Sincerity is what sold Namor to audiences

Though humor still manifests itself in "Wakanda Forever," it's much more subtle and situational. When Riri Williams develops a mechanism that detects Vibranium and screams at Okoye hiding in her bathroom, it's both hilarious to see her react, and it makes internal sense as to why she would freak out. When Okoye and M'Baku react to the warriors of Talokan riding on the back of Orca whales, it's funny to see these cynical characters witness something fantastical and odd, but there's no one-liner that breaks the majesty of these scenes.

In fact, one of the things that really sells "Wakanda Forever" is how earnestly it depicts one of the objectively outlandish characters to come out of the MCU in a while: Namor is a sea serpent god with pointed ears and winged feet. It wasn't that long ago that DC's Aquaman was the butt of the joke for being conceptually "lame" as a water-based superhero — and yet, Namor's presence in this film is regal and dignified, and when it comes down to it, incredibly threatening. His pain born from the horrors of colonialism fits the grief the Wakandan royal family face in the looming shadow of T'Challa's absence beautifully, and none of the characters feel the need to joke about the ridiculousness of underwater people for us to buy into his presence.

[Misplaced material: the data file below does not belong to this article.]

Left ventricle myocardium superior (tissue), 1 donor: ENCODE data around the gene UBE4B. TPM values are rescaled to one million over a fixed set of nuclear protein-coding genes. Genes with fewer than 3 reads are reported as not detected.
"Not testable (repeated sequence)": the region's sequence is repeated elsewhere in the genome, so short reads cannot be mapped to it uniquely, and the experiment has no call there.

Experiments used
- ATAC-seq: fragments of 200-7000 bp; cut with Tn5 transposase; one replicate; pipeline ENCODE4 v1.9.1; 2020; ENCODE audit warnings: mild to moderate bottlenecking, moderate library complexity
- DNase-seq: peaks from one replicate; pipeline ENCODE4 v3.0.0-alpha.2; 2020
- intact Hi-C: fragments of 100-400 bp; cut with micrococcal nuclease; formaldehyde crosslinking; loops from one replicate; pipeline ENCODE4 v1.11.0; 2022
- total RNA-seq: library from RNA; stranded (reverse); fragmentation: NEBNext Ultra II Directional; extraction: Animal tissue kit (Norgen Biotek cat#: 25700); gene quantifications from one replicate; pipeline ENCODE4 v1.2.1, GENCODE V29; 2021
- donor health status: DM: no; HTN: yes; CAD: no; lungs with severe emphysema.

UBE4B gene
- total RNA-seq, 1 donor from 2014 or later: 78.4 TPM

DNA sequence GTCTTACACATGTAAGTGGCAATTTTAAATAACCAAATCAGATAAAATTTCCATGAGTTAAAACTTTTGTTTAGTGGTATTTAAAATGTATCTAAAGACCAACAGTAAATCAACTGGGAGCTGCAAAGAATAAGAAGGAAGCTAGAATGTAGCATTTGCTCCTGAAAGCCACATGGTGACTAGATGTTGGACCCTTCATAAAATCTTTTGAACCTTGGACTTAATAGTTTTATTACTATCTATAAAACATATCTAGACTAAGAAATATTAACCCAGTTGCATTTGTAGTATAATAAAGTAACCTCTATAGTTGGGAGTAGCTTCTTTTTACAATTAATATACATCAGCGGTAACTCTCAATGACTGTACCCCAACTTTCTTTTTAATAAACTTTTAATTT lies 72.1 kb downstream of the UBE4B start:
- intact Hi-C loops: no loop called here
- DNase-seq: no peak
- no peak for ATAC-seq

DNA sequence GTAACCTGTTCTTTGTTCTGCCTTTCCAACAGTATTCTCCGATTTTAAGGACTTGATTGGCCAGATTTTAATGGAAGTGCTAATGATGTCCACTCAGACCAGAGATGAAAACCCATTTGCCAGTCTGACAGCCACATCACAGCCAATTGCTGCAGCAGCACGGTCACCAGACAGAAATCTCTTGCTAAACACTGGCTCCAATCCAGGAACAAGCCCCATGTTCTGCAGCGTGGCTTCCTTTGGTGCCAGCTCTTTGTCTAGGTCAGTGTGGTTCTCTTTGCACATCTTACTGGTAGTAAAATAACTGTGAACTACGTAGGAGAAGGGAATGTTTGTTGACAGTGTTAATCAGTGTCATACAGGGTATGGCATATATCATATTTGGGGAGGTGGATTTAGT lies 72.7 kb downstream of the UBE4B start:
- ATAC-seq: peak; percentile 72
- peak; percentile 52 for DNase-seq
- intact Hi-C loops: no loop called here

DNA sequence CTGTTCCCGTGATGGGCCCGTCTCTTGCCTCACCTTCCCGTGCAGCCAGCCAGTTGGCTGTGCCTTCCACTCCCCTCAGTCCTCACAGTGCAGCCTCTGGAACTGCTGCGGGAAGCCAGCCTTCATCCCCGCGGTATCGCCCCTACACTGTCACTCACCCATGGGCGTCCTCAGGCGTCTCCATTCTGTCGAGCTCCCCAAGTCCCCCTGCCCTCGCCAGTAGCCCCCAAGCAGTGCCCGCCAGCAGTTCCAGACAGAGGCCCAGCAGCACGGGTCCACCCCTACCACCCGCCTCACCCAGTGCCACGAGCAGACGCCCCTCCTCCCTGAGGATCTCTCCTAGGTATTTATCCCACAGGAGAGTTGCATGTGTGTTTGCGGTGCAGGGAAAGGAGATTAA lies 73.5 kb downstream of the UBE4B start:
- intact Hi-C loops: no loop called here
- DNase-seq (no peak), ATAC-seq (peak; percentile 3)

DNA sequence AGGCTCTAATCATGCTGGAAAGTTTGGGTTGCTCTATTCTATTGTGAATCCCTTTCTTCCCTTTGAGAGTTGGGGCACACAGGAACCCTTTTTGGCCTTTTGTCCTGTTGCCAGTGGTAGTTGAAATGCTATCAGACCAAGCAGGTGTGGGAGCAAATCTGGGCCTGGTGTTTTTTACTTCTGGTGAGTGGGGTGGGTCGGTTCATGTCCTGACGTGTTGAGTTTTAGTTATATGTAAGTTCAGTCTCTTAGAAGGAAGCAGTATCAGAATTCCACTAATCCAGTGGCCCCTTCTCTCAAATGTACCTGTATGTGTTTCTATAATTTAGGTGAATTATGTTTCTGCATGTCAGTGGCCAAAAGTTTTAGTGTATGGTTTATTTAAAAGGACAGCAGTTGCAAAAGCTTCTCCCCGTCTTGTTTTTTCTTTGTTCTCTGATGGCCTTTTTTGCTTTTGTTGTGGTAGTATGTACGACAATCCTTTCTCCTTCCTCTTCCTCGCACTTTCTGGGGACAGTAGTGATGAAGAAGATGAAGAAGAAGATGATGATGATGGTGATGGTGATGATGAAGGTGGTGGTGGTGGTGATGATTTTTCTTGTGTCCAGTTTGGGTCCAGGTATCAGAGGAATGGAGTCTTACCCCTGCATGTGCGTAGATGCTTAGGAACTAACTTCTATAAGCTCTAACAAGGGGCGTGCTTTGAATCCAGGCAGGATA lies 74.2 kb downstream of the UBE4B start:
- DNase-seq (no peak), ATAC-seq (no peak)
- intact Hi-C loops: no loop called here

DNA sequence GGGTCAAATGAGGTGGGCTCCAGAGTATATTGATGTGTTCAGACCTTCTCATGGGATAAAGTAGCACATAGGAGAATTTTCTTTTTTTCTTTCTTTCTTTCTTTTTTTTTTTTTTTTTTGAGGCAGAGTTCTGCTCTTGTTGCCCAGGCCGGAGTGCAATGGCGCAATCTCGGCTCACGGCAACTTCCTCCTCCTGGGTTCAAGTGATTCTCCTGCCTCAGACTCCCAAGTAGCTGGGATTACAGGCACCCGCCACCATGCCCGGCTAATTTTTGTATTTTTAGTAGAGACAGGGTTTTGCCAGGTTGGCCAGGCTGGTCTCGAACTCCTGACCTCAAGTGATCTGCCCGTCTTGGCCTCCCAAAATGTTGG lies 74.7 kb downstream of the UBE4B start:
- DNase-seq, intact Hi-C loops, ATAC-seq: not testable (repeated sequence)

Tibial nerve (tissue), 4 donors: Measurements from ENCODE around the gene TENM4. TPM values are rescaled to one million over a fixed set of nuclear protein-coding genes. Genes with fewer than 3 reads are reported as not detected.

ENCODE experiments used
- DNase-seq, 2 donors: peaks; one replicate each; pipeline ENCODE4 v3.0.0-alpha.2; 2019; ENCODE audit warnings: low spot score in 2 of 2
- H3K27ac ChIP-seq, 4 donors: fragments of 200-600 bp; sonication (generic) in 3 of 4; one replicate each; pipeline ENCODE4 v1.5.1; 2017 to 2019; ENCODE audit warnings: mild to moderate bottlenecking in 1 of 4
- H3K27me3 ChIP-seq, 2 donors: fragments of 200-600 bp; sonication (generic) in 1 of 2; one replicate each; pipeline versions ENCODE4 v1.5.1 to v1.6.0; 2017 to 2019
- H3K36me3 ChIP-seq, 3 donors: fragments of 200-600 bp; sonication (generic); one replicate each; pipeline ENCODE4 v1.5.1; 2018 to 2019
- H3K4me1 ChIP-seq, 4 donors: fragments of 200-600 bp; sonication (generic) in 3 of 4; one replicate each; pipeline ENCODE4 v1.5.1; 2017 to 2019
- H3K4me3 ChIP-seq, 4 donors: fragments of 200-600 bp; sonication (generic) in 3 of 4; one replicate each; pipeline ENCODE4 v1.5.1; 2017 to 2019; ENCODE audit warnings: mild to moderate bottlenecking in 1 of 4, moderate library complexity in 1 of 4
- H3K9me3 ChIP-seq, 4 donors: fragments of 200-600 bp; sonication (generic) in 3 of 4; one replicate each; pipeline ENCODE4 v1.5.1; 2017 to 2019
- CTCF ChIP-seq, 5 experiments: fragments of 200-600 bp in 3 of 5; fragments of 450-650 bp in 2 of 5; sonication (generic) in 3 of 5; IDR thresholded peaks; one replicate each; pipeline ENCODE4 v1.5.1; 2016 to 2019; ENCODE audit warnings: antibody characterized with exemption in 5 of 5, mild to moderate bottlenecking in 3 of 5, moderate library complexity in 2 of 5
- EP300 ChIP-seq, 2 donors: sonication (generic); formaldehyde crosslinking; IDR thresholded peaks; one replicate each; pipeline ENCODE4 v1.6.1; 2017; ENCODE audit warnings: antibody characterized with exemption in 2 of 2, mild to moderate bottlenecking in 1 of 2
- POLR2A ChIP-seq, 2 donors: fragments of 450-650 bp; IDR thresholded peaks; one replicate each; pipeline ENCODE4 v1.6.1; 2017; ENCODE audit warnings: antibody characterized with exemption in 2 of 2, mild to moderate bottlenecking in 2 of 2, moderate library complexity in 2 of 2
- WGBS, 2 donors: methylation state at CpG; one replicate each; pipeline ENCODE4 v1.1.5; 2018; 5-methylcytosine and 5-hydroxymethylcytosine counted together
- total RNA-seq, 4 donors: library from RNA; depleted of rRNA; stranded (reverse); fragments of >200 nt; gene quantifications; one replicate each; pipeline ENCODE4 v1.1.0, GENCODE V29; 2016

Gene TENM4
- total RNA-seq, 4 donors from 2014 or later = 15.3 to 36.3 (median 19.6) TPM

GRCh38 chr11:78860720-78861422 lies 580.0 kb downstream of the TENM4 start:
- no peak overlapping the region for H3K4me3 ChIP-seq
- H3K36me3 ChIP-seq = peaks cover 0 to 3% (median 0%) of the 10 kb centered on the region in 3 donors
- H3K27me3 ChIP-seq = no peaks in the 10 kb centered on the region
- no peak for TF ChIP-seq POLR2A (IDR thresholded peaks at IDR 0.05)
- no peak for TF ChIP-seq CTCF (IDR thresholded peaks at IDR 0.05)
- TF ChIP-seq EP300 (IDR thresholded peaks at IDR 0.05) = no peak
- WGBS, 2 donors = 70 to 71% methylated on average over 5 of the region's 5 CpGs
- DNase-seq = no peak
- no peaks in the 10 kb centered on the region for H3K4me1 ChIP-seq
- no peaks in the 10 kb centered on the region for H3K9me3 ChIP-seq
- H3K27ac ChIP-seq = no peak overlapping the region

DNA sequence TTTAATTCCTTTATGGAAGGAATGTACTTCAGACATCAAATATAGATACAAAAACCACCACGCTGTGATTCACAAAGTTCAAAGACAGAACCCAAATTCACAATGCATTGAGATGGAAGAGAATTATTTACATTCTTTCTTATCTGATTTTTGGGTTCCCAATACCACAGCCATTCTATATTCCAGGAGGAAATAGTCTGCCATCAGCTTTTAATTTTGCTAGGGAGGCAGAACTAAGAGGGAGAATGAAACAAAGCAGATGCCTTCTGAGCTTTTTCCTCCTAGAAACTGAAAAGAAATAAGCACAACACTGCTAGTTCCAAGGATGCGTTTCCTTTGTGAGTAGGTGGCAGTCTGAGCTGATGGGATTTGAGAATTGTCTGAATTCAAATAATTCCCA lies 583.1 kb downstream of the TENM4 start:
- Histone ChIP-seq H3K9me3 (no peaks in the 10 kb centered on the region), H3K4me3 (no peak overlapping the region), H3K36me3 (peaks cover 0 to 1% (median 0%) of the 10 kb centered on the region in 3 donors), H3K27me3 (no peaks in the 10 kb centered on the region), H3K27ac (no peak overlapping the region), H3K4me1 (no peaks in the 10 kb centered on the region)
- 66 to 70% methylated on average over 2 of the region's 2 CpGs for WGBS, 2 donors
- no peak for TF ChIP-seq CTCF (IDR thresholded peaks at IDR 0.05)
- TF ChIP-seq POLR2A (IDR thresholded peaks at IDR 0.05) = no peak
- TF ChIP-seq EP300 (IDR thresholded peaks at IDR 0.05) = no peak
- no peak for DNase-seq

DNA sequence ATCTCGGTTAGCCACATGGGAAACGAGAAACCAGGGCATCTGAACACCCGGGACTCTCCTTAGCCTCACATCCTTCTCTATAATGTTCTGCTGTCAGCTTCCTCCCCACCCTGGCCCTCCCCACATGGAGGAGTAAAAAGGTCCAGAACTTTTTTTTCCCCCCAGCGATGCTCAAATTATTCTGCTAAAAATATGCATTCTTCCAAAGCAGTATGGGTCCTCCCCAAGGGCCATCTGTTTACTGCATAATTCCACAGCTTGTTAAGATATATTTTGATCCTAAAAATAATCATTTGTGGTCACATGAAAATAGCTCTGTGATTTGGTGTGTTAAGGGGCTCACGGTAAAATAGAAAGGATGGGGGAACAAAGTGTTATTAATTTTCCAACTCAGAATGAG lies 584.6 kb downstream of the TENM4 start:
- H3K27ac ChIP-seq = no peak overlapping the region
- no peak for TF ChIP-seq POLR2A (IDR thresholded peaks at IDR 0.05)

Coogler's approach to "Wakanda Forever" proves that a little more sincerity can help open up more doors for the MCU and the way it approaches its source material. As Marvel and comics fandom as a whole becomes popular culture, there's no need to ease audiences into the absurdity of this world any longer.